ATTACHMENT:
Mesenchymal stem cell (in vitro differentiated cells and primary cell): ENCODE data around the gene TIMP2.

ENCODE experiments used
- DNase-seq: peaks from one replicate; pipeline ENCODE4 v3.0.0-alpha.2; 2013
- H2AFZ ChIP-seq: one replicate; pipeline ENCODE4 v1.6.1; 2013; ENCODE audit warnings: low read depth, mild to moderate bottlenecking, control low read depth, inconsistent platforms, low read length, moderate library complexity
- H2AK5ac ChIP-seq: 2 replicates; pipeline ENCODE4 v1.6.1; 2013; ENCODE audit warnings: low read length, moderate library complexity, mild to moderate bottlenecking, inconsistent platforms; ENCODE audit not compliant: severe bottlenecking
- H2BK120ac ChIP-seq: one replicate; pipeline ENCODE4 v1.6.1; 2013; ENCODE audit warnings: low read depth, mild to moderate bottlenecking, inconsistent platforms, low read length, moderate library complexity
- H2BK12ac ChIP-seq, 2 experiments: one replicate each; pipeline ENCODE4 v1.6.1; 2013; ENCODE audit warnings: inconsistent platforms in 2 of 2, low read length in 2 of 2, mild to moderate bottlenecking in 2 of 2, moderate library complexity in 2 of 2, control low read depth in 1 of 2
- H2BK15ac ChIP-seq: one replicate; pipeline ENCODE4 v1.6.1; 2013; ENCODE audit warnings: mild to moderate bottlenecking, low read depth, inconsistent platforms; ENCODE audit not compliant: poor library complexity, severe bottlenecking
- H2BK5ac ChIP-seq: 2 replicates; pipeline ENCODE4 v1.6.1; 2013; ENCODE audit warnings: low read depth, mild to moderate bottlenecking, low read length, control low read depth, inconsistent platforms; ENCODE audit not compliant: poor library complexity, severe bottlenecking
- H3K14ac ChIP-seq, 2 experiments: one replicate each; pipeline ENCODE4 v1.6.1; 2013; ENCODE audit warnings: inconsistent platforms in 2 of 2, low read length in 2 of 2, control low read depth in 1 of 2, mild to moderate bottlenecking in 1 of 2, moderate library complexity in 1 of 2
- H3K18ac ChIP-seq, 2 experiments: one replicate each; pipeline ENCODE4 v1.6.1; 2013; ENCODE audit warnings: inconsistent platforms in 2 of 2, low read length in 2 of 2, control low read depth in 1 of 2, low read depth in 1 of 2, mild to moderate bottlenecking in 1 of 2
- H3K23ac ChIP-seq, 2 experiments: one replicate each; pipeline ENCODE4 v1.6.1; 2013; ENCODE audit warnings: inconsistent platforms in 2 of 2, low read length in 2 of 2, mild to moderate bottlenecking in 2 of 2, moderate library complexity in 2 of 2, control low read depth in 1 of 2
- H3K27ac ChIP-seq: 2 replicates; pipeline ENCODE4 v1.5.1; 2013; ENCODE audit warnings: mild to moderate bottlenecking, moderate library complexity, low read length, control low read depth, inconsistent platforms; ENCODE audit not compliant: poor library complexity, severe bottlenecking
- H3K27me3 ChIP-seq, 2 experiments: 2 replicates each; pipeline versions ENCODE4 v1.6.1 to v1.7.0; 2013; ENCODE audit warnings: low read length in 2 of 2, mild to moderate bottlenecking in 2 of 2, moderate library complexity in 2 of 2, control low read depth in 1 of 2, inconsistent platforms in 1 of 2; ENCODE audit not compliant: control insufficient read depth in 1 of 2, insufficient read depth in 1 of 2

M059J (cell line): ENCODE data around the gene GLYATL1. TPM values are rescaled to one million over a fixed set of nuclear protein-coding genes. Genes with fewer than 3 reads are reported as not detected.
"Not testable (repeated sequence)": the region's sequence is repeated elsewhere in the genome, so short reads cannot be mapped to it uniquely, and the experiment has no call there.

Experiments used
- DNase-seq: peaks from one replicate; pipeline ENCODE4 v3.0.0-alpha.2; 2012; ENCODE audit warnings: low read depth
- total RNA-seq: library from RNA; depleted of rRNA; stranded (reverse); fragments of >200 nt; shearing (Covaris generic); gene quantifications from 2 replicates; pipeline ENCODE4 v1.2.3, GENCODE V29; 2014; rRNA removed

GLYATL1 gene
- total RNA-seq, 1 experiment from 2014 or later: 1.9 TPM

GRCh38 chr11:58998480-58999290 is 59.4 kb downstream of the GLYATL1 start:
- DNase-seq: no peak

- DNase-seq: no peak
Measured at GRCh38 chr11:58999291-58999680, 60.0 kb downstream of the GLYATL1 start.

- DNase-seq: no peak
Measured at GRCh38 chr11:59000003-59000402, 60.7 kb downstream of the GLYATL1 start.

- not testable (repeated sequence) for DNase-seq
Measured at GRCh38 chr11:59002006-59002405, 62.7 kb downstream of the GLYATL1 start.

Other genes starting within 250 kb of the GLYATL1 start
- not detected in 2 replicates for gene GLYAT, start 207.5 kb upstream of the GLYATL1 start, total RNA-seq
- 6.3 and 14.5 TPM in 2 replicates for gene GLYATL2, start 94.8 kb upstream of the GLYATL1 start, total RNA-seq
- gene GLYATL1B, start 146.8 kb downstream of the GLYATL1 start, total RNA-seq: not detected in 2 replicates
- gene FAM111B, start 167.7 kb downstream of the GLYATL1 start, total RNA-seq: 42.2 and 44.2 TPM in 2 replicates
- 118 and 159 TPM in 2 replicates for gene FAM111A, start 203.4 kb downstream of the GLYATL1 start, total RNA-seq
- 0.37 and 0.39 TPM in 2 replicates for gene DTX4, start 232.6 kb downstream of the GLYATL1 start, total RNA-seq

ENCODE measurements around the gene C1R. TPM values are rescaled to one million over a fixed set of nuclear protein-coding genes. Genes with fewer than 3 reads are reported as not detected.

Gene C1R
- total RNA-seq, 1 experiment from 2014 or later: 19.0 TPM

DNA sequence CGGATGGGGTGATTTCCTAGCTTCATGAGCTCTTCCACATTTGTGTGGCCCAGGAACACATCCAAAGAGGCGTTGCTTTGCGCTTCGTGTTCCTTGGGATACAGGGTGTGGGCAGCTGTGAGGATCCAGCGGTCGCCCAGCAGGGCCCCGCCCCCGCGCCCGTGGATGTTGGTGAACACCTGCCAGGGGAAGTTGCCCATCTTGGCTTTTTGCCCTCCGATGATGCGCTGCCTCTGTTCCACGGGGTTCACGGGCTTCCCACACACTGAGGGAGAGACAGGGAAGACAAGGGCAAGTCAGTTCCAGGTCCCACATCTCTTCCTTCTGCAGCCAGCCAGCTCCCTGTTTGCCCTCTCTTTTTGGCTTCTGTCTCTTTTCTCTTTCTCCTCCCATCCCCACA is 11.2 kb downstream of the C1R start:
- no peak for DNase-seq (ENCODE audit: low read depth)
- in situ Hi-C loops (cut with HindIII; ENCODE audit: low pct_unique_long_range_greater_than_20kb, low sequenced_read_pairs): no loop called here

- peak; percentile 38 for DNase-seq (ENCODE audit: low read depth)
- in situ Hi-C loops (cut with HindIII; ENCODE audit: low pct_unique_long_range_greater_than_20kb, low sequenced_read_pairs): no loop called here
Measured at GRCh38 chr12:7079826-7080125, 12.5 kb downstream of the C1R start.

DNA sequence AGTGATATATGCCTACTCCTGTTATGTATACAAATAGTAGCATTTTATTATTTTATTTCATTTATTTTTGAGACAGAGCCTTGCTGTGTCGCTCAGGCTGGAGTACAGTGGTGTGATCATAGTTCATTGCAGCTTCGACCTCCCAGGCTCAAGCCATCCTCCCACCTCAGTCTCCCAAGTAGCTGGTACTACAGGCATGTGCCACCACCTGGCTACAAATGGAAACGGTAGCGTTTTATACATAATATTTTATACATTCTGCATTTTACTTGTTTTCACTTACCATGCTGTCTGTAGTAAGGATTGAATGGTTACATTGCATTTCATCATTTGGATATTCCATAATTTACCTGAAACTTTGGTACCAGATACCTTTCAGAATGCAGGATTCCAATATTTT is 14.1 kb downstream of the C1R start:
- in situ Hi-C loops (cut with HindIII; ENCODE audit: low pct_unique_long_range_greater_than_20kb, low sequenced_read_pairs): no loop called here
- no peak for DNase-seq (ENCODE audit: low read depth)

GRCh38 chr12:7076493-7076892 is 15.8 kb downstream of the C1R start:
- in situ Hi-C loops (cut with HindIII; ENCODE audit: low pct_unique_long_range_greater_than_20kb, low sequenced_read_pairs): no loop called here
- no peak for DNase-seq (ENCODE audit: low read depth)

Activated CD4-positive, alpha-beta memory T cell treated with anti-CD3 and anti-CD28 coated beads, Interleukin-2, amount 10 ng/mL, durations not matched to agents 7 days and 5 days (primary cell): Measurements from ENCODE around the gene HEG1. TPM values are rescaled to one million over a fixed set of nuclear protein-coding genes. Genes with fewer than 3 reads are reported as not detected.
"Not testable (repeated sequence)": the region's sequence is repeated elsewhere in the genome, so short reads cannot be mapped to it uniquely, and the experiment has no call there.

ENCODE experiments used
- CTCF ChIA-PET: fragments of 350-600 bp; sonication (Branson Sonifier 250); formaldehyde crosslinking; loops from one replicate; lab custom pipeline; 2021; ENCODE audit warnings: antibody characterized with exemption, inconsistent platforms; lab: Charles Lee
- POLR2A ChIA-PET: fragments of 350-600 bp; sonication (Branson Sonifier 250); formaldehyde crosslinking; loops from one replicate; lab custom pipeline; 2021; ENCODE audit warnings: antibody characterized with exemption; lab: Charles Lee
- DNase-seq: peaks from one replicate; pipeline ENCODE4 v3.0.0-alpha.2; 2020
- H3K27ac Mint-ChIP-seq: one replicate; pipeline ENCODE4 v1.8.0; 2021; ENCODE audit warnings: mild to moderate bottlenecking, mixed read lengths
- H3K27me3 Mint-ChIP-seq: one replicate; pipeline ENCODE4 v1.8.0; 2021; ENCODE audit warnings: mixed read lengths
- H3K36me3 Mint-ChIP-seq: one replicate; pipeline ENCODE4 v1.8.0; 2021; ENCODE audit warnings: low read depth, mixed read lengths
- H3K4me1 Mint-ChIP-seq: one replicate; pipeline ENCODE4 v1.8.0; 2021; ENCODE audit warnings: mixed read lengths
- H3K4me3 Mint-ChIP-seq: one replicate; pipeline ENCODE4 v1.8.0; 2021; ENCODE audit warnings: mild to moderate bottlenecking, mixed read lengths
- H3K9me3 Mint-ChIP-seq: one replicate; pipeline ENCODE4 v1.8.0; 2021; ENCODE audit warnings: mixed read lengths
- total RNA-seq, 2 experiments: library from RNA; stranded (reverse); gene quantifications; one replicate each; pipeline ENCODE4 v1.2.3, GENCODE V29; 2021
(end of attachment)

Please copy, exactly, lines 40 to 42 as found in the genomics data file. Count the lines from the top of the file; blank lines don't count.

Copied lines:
DNA sequence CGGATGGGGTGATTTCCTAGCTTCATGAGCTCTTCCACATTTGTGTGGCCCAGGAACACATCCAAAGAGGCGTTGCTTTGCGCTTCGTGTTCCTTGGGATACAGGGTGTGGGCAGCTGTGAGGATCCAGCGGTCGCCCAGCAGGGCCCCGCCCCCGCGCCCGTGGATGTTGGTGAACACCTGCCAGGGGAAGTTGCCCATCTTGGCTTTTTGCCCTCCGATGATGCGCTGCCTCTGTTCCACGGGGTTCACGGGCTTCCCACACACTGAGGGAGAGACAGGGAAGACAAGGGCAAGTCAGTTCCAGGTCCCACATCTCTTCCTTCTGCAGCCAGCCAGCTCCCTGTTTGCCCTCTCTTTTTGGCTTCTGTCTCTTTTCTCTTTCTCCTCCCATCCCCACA is 11.2 kb downstream of the C1R start:
- no peak for DNase-seq (ENCODE audit: low read depth)
- in situ Hi-C loops (cut with HindIII; ENCODE audit: low pct_unique_long_range_greater_than_20kb, low sequenced_read_pairs): no loop called here